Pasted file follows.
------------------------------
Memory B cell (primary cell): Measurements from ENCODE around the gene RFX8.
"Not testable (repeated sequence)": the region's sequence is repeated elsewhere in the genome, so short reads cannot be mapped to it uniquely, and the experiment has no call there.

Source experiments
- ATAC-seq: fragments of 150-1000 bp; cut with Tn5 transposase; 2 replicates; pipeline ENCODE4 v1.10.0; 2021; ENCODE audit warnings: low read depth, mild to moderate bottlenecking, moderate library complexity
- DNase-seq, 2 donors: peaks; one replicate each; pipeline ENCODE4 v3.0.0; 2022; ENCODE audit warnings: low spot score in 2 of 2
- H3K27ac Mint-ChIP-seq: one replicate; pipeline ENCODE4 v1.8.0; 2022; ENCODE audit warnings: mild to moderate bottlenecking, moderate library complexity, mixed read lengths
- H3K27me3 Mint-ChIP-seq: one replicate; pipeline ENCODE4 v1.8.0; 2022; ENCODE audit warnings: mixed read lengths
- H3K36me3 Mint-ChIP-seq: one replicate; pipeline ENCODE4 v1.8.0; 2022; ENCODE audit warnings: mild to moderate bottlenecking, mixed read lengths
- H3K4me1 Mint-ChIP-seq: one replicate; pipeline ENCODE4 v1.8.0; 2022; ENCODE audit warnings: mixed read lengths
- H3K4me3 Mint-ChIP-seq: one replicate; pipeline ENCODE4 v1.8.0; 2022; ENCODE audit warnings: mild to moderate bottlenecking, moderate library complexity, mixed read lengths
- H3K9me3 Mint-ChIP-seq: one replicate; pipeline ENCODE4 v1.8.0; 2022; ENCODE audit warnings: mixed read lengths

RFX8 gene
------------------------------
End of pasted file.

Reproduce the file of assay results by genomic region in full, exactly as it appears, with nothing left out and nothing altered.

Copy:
Memory B cell (primary cell): Measurements from ENCODE around the gene RFX8.
"Not testable (repeated sequence)": the region's sequence is repeated elsewhere in the genome, so short reads cannot be mapped to it uniquely, and the experiment has no call there.

Source experiments
- ATAC-seq: fragments of 150-1000 bp; cut with Tn5 transposase; 2 replicates; pipeline ENCODE4 v1.10.0; 2021; ENCODE audit warnings: low read depth, mild to moderate bottlenecking, moderate library complexity
- DNase-seq, 2 donors: peaks; one replicate each; pipeline ENCODE4 v3.0.0; 2022; ENCODE audit warnings: low spot score in 2 of 2
- H3K27ac Mint-ChIP-seq: one replicate; pipeline ENCODE4 v1.8.0; 2022; ENCODE audit warnings: mild to moderate bottlenecking, moderate library complexity, mixed read lengths
- H3K27me3 Mint-ChIP-seq: one replicate; pipeline ENCODE4 v1.8.0; 2022; ENCODE audit warnings: mixed read lengths
- H3K36me3 Mint-ChIP-seq: one replicate; pipeline ENCODE4 v1.8.0; 2022; ENCODE audit warnings: mild to moderate bottlenecking, mixed read lengths
- H3K4me1 Mint-ChIP-seq: one replicate; pipeline ENCODE4 v1.8.0; 2022; ENCODE audit warnings: mixed read lengths
- H3K4me3 Mint-ChIP-seq: one replicate; pipeline ENCODE4 v1.8.0; 2022; ENCODE audit warnings: mild to moderate bottlenecking, moderate library complexity, mixed read lengths
- H3K9me3 Mint-ChIP-seq: one replicate; pipeline ENCODE4 v1.8.0; 2022; ENCODE audit warnings: mixed read lengths

RFX8 gene